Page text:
Spatial resolution dependence of Fukushima radionuclide simulations using 15-km, 3-km, and 500-m grid models

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Monday, 3 February 2014: 2:15 PM
Room C206 (The Georgia World Congress Center )
Tsuyoshi Thomas Sekiyama, MRI, Tsukuba, Japan; and M. Kajino and M. Kunii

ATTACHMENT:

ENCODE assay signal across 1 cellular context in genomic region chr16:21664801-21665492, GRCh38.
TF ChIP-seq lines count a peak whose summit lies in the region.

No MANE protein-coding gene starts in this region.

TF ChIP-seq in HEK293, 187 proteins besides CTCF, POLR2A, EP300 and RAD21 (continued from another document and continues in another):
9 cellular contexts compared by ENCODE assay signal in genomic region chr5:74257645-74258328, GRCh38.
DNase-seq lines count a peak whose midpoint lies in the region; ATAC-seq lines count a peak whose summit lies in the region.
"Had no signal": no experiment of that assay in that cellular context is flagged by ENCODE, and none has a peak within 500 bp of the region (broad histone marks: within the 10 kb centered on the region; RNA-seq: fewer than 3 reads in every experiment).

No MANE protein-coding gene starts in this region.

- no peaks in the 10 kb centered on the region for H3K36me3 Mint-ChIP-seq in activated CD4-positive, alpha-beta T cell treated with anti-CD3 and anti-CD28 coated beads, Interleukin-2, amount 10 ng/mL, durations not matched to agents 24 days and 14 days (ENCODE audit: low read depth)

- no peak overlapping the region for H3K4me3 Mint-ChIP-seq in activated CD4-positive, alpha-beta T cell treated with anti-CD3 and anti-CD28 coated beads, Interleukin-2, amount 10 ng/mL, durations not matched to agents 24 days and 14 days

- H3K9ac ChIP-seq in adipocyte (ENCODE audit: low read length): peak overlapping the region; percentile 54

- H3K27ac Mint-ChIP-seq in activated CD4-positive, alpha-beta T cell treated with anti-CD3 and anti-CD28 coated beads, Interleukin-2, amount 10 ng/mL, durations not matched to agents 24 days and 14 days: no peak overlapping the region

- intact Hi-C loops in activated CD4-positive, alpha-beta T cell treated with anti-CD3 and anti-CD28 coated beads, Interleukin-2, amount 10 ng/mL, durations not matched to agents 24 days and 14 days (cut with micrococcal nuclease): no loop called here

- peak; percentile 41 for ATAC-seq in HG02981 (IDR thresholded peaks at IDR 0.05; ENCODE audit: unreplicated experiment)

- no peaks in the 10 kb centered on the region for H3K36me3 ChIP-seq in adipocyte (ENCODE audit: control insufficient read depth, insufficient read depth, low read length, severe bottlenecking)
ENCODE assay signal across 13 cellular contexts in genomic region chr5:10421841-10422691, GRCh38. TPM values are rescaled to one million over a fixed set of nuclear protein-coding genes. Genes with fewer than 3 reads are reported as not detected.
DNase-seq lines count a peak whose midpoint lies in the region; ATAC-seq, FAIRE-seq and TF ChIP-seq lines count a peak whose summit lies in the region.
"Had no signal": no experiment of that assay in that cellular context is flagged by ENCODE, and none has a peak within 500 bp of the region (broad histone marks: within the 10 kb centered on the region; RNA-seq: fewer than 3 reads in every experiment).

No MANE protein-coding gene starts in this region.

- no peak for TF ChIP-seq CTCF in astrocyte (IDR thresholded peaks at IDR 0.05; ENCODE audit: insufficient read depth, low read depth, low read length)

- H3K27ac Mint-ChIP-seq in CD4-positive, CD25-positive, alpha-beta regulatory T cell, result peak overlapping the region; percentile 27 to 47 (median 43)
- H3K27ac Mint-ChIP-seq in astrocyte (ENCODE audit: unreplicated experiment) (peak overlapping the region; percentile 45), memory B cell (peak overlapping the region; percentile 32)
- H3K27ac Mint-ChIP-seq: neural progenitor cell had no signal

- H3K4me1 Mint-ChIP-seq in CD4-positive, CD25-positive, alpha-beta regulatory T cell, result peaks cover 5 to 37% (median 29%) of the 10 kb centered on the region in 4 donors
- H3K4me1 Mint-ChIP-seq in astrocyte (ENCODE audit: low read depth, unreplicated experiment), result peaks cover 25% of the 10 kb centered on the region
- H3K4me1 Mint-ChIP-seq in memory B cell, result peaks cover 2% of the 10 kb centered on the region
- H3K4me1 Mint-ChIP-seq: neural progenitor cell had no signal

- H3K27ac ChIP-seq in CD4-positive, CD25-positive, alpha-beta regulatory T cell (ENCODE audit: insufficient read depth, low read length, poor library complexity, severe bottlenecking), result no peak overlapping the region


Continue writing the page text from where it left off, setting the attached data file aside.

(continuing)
The nuclear accident on 11 March 2011 at the Fukushima Daiichi nuclear power plant (FDNPP) discharged a lot of artificial radionuclides, which were advected, dispersed, and deposited mainly over eastern Japan and the North Pacific Ocean. To achieve the comprehensive understanding of this radioactive contamination, we need numerical model studies as well as observational studies. However, the simulation of advection, diffusion, and deposition has large uncertainties and difficulties. Therefore the combination of up-to-date weather forecast modeling, chemical transport modeling, data assimilation, and ensemble simulation must be indispensable. As the first step of that combinational study, we conducted a spatial resolution intercomparison of Fukushima Cs-137 simulations with 15-km, 3-km, and 500-m grid models, which were coupled with an ensemble-based data assimilation system using meteorological observation datasets. The grid values such as U, V, T, and precipitation were calculated by the data assimilation system for each resolution simulation (i.e., 15-km/3-km/500-m grid) respectively. The spatial distribution of the Cs-137 contamination was largely influenced by the surrounding geography of FDNPP through the advection, diffusion, and deposition processes, so that the simulation results evidently depended on the model resolution. This simulation results were statistically validated by ensemble analysis.